Why the feds took their ensuing tack is anybody's guess, but they later
determined that field-trialing on state fish and wildlife areas was not
in accordance with the purpose of federal funding. From the start, there
were rumors that the feds had outside guidance in their investigation--possibly
from some of our DFW people who harbor more than their fair share of disdain
for field trials.
At this point, I probably should say that I am telling you things that
I have heard knowledgeable people say. I do not vouch for their veracity,
but if such thinking exists--or has existed--I would think it would be
well for the DFW to look into the matter . . . if only to clean its skirts.
It there are employees of the DFW who look with such disfavor on hunting
dogs, and field trialing, they should get the proverbial sack-of-apples
and road-map treatment.
In the final analysis, little white innuendoes planted to achieve a
goal or purpose should be no more excusable than bald-faced lies. It pains
me write about such situations. I have been a firm believer of the DFW
for some 50 years, and I count a good number of its employees, past and
present, as personal friends.
Couldn't happen here! Why not? Our DFW's counterpart in next-door-neighbor
Illinois had the, selfsame problem with the Region 3 office of the FWS.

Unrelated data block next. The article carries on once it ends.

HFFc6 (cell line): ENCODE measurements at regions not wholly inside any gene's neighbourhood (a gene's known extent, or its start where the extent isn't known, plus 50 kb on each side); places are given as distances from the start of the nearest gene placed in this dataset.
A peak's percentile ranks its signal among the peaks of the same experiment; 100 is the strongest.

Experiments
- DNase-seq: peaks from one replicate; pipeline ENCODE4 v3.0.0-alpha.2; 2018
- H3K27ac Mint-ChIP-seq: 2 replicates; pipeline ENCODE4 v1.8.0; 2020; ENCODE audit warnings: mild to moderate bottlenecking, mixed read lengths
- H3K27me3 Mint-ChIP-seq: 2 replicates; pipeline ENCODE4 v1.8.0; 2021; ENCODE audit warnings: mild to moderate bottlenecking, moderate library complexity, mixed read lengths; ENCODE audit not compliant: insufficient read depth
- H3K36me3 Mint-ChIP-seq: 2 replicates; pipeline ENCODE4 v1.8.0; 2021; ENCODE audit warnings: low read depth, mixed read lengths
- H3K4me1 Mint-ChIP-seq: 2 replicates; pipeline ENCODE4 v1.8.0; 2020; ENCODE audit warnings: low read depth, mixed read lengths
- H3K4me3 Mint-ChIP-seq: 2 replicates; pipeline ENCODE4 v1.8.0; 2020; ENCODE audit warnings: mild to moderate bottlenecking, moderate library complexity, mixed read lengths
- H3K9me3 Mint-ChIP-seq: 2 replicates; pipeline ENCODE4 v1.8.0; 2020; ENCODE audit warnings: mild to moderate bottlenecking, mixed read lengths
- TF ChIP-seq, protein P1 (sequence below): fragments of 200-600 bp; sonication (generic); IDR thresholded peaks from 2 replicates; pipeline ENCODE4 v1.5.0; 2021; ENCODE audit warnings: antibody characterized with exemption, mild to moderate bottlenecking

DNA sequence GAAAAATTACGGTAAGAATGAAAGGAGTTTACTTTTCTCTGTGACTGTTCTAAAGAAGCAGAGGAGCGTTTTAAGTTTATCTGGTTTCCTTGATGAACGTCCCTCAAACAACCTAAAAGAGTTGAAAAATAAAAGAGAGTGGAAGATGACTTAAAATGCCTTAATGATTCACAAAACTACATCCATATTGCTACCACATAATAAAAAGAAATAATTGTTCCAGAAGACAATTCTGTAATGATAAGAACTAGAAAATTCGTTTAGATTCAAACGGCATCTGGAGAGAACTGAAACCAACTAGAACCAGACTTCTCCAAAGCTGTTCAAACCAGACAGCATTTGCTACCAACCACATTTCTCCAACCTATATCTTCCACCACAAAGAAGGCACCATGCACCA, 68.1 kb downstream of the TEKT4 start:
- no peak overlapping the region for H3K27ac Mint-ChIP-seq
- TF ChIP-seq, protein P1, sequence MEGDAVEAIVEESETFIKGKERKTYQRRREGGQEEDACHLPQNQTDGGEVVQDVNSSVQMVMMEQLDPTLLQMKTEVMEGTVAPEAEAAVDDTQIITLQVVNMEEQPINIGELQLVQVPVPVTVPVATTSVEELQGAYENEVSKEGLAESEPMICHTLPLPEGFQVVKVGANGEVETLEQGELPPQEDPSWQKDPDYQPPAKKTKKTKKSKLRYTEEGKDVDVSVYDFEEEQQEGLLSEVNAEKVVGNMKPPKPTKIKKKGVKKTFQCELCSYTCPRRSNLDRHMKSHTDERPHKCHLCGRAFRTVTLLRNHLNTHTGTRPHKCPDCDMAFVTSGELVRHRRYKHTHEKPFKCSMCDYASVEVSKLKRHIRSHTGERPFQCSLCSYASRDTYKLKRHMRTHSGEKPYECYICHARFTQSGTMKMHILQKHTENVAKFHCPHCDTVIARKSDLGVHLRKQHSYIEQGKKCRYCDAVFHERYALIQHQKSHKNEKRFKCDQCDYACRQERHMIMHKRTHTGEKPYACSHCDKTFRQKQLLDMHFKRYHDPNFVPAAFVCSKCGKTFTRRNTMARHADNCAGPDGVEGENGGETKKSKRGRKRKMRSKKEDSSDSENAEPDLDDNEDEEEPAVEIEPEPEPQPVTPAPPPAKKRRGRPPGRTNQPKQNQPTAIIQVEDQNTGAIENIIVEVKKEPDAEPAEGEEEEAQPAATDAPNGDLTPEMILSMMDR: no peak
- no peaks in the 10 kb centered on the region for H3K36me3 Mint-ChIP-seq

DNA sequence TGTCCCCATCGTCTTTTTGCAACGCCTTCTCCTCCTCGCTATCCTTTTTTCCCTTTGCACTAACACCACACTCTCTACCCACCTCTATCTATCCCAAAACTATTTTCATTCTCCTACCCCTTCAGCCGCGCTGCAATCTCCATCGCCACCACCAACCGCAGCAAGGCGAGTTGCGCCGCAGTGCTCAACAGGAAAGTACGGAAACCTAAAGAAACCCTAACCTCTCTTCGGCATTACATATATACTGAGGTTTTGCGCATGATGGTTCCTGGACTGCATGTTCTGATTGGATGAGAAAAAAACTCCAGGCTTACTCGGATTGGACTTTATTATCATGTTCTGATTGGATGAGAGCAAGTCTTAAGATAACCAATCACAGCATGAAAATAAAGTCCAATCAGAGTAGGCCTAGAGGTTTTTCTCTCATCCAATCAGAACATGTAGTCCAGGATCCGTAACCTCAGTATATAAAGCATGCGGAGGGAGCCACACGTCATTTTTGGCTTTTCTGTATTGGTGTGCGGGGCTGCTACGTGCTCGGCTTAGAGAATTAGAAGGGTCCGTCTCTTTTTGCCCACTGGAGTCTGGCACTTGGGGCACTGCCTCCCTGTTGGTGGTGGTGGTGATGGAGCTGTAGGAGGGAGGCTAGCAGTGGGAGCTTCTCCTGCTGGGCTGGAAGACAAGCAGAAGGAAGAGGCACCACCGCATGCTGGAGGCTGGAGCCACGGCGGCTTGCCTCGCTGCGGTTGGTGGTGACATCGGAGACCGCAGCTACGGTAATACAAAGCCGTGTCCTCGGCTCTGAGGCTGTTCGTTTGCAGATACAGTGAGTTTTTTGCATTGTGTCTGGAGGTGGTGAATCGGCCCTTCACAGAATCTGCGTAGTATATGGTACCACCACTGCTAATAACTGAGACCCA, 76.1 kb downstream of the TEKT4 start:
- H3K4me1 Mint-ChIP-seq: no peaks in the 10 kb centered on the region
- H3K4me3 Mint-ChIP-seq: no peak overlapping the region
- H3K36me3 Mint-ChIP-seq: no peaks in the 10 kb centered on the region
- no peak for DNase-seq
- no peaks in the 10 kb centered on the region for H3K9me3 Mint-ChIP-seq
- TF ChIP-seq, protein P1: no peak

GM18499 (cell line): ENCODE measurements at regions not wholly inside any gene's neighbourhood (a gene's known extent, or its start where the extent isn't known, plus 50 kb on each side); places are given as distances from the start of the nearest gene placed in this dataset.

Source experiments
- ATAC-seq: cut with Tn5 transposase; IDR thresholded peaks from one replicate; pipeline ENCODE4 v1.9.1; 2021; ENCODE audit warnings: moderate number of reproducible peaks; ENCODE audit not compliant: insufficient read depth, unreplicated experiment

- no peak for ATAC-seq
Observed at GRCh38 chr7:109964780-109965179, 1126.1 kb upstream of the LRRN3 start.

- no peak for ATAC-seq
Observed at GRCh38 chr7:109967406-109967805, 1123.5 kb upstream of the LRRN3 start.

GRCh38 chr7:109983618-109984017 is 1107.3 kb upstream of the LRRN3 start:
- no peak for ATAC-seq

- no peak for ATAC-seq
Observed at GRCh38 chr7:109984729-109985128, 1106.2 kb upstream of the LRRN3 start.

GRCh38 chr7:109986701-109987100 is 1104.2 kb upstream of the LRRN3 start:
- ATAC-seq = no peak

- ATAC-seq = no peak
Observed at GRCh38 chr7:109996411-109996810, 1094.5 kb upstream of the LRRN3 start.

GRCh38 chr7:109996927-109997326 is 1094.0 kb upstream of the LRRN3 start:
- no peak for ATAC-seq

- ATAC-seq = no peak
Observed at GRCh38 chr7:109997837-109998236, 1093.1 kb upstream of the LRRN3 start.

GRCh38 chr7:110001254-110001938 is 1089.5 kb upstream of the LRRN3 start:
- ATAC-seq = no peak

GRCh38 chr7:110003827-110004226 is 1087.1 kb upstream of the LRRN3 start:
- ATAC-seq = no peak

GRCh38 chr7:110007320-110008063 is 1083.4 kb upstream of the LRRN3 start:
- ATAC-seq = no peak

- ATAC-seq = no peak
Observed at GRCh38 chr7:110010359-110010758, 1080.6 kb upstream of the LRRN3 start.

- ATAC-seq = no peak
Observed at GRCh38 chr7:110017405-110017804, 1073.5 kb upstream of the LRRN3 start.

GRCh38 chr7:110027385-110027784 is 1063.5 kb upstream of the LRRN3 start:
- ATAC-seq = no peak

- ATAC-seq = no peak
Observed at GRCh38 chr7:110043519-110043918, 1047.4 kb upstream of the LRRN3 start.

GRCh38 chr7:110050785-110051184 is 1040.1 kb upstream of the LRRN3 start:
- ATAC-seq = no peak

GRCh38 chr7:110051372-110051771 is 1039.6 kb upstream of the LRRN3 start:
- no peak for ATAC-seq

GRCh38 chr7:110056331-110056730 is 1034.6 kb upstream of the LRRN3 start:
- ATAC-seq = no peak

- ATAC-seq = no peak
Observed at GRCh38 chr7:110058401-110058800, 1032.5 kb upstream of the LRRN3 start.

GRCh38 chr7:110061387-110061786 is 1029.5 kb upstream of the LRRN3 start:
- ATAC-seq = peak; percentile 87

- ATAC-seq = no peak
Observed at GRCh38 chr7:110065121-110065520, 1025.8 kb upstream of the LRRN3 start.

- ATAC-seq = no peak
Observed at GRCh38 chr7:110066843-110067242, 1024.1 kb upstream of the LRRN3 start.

It was no secret, a high FWS official confirmed for me Monday, that people
within the Illinois wildlife agency were active in the proceedings.
In view of the fact that our DFW and DNR own notorious copycat propensities,
there is reason to ponder the issue. From this catbird seat, walking papers
would be much in order for any DFW employee who promoted this ugly mess.
How ugly is it?
Let's put it like this: Last September, at a meeting of the DNR's Legislative
Study Committee (a panel of legislators who preview potential bills for
the legislature) there was much discussion on the DFW ban of field trials
on properties of that agency.
It was pointed out at that meeting that the Ohio wildlife agency, which
runs field trials on at least three areas, had asked the feds (FWS) for
a five year moratorium on the ban of field trials. It received that stay
of execution, and trials still are being conducted on Killdeer Plains,
Indian Creek, and Berlin areas.
Here is a paragraph from the minutes of that Clarksville meeting on
September 18, 2002: "The committee recommended by a vote of 7-0 that DNR
continue to work to find suitable land for field trials and that DNR vigorously
apply to the U.S. Fish and Wildlife Service for the appropriate waiver